Not all that often could you just take a court decision out to the public, print off copies, and have all the reasons you could want to oust a public official – in this case, by recall.
But here we are, in the case of Pierce County Assessor-Treasurer Dale Washam. In Washington, remember, you have to meet certain legal standards for recall (a good idea) – you have to demonstrate serious wrongdoing by the person in the course of their job. (The allowable reasons: “malfeasance, misfeasance, and violation of oath of office.”) Those reasons are ordinarily reviewed by a court, and – if appealed, as was unwisely done in this case – the Supreme Court, as happened in the just-released In recall of Dale Washam.
Washam is the assessor-treasurer of Pierce County, and the recall advocates allege he “violated whistleblower protections, retaliated against his employees, grossly wasted public funds, failed to cooperate with discrimination and retaliation investigations, and violated his oath of office.”
If that sounds like an office politics situation, the Supreme Court decision adds some information that puts it in perspective: “Washam is no stranger to the recall process. In 2005, he filed a recall petition against his predecessor in office, Ken Madsen. After Washam was elected Pierce County assessor-treasurer in 2008, he continued to doggedly pursue his predecessor. In his first few months in office, he asked the Pierce County Prosecutor, the state auditor, and the state attorney general to investigate, file charges, or take other action against his predecessor in office for relying in part on statistical modeling. All declined.”
The battles between Washam (who was elected in 2008) and the staff sound as if they just went on and on. The Supreme Court wrote of one part of the long-running narrative, “Another independent investigator found that Washam had violated various Pierce County Code provisions protecting the confidentiality of people filing complaints, had retaliated against employees for protected conduct, and had identified and posted derogatory information about the complaining employees. An investigator found that Washam’s “dogged unwillingness” to stop pursuing his predecessor and office staff resulted “in a gross waste of public funds.” Staff complaints against Washam have resulted in at least three outside investigations of Washam, all finding misconduct.”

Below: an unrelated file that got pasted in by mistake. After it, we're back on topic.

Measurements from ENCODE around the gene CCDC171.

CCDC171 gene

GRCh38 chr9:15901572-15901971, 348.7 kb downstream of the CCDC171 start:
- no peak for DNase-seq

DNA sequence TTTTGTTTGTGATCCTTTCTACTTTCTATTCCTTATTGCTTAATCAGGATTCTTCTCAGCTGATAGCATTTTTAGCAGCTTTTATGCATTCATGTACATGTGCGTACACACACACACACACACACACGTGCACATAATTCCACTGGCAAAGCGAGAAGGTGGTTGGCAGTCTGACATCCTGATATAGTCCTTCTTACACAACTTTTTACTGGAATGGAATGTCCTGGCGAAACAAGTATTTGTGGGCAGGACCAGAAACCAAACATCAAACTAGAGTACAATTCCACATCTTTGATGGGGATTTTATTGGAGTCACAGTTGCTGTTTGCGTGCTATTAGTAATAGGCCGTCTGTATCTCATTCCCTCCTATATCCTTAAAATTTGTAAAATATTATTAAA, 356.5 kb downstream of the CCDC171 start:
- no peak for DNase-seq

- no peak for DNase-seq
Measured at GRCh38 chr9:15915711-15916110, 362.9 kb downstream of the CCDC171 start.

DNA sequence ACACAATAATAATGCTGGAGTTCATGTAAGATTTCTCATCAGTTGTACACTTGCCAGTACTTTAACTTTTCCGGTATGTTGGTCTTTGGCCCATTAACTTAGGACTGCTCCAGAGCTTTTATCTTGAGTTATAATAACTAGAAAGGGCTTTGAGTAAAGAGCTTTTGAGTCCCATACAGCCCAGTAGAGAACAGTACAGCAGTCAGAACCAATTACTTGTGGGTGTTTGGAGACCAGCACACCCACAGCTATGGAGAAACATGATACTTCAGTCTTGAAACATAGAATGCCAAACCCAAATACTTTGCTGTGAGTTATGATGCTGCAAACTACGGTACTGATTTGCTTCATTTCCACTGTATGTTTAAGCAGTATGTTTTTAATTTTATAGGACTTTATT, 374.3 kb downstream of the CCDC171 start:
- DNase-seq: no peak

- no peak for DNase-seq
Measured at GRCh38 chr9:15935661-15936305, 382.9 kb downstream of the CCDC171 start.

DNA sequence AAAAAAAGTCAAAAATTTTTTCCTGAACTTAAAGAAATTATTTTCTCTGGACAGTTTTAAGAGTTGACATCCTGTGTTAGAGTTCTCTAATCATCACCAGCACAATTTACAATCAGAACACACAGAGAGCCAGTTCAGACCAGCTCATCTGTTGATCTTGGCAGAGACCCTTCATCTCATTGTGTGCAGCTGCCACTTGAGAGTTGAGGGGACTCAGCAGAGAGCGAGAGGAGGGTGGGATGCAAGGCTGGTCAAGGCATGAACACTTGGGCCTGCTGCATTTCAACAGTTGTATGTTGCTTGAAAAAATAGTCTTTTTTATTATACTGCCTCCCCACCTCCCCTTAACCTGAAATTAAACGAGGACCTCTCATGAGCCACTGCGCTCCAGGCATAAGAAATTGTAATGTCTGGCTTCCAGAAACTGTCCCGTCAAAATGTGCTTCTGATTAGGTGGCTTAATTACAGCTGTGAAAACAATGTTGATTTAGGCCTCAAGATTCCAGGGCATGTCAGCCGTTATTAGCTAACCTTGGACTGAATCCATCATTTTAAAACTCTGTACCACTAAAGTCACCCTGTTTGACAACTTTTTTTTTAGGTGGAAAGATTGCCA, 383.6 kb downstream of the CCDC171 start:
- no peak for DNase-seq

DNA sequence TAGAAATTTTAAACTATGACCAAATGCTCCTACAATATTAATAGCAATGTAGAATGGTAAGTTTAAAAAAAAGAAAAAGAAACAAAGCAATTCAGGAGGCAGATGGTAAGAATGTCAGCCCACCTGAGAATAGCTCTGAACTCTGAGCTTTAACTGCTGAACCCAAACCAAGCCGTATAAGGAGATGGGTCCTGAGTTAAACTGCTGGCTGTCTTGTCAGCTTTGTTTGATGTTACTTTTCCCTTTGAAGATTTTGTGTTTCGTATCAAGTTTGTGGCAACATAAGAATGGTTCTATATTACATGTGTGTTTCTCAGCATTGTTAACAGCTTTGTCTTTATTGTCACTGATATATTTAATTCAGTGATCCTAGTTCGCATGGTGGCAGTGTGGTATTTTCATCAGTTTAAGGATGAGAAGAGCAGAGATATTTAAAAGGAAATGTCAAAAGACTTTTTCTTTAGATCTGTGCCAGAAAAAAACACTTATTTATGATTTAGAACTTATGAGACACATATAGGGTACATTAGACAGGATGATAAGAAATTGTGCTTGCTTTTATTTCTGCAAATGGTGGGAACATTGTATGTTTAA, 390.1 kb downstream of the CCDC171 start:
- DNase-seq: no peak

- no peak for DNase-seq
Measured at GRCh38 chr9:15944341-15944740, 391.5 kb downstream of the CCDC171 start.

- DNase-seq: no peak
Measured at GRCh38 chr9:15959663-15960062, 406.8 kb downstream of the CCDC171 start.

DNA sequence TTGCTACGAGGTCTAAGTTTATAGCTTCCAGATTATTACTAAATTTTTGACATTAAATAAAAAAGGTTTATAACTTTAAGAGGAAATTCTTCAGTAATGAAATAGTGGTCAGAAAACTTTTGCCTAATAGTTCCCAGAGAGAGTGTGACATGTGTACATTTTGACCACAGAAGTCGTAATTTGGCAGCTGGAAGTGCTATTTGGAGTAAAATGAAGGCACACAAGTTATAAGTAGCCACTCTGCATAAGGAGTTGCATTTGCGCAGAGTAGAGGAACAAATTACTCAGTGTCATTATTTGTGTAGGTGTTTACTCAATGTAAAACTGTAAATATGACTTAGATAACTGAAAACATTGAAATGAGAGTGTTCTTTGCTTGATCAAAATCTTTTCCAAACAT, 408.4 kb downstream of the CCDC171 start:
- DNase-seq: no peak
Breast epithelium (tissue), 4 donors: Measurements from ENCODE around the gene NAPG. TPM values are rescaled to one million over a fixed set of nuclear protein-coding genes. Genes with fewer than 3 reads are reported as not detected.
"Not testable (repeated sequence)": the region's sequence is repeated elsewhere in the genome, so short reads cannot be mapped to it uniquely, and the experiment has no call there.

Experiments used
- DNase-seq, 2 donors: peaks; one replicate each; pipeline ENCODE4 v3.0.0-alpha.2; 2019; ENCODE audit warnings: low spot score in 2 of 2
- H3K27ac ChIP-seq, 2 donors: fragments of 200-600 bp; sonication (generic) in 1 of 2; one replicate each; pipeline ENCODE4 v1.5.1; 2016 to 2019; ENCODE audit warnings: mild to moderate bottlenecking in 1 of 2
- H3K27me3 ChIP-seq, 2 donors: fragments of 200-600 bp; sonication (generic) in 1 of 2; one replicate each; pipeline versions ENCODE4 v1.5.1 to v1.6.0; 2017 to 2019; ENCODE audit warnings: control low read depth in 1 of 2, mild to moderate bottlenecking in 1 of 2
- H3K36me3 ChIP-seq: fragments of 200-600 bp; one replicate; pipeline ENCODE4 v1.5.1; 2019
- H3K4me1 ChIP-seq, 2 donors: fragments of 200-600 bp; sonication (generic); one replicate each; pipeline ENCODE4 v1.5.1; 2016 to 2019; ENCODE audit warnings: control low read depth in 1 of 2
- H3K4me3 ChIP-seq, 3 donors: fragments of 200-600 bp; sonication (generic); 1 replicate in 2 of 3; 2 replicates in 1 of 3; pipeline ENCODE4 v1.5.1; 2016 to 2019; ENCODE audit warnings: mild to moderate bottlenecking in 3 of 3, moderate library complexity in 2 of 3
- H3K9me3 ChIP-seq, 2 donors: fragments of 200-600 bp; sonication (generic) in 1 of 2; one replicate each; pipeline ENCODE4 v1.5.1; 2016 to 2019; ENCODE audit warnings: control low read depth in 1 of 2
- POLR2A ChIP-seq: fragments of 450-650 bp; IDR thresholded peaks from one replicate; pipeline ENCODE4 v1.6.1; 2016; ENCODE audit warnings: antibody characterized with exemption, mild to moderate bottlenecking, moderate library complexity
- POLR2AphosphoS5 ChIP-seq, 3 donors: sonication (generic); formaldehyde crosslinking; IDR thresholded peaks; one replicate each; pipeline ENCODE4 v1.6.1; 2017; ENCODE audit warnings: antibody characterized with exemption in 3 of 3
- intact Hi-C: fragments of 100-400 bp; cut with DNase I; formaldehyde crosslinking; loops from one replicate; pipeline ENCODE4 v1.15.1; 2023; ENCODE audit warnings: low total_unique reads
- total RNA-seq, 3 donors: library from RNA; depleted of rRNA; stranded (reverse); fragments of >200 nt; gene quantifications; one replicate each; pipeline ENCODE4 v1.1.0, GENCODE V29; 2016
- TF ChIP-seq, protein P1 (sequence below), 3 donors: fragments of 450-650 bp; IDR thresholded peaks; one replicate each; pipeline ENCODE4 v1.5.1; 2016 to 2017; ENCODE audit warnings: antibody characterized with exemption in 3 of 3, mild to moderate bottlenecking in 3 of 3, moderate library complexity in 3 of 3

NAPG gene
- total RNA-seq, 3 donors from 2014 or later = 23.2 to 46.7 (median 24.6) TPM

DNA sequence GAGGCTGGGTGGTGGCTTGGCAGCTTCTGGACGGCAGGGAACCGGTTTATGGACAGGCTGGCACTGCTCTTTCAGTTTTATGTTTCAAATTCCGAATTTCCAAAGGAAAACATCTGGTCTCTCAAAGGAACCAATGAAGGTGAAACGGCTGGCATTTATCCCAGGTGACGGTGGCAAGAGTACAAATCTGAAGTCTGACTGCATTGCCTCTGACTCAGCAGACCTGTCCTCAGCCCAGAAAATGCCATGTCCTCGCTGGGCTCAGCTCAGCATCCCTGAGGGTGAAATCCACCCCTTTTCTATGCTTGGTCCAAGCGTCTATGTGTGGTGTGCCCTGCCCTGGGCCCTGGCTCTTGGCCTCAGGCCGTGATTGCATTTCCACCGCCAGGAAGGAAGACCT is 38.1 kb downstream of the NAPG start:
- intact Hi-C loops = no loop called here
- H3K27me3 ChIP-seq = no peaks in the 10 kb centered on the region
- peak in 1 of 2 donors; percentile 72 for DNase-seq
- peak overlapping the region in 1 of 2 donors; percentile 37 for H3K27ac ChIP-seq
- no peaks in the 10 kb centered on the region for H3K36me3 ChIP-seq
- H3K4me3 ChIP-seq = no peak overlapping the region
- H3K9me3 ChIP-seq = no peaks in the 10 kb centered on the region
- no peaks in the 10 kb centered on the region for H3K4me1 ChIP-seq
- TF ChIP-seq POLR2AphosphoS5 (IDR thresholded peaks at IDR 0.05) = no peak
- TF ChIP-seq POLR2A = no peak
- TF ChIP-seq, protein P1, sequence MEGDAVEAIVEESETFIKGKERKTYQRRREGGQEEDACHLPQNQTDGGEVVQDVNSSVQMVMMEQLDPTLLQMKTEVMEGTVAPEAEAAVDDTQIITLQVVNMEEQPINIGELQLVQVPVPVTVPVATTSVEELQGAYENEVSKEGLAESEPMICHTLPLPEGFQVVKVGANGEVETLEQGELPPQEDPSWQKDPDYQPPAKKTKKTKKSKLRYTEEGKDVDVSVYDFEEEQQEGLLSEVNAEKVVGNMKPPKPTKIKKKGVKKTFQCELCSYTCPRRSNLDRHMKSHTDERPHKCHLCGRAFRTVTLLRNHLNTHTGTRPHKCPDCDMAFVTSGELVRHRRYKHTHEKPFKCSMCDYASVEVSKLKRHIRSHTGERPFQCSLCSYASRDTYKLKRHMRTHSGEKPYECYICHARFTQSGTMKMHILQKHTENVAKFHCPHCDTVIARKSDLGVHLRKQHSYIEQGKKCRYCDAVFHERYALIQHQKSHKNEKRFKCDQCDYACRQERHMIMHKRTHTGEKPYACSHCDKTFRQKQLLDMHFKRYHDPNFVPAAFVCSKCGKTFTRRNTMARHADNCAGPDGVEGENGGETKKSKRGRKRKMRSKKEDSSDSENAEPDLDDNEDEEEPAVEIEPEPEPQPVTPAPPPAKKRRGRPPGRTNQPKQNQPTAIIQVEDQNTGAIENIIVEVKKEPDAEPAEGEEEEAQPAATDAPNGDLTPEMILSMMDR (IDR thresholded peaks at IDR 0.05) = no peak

The most interesting piece of this may have been in the question of Washam’s long pursuit of his predecessor. The trial judge in the case, Thomas Felnagle, had an uneasy time with this. Given the nature of the job, he wrote (and the Supreme Court affirmed), there was maybe some legal allowance for going after some of the issues involved. But:
The next question becomes, was this intention or was it just a question of bad judgment. You know, that’s a hard line to draw, but I liken this, when I thought about it, to the novel Moby Dick. And in Moby Dick, Captain Ahab is obsessed with getting the white whale, and he’s obsessed with getting the white whale to the extent that he’s willing to take down his ship and his crew in the process. And what we see here is an allegation that, when warned about the lack of legal basis, the argument goes that the elected official continues on seeking out his white whale, in this case, his predecessor in office, even to the extent that it’s going to jeopardize his crew, in this case, the tax-paying public.
Coming to a recall vote sometime soon in Pierce County.
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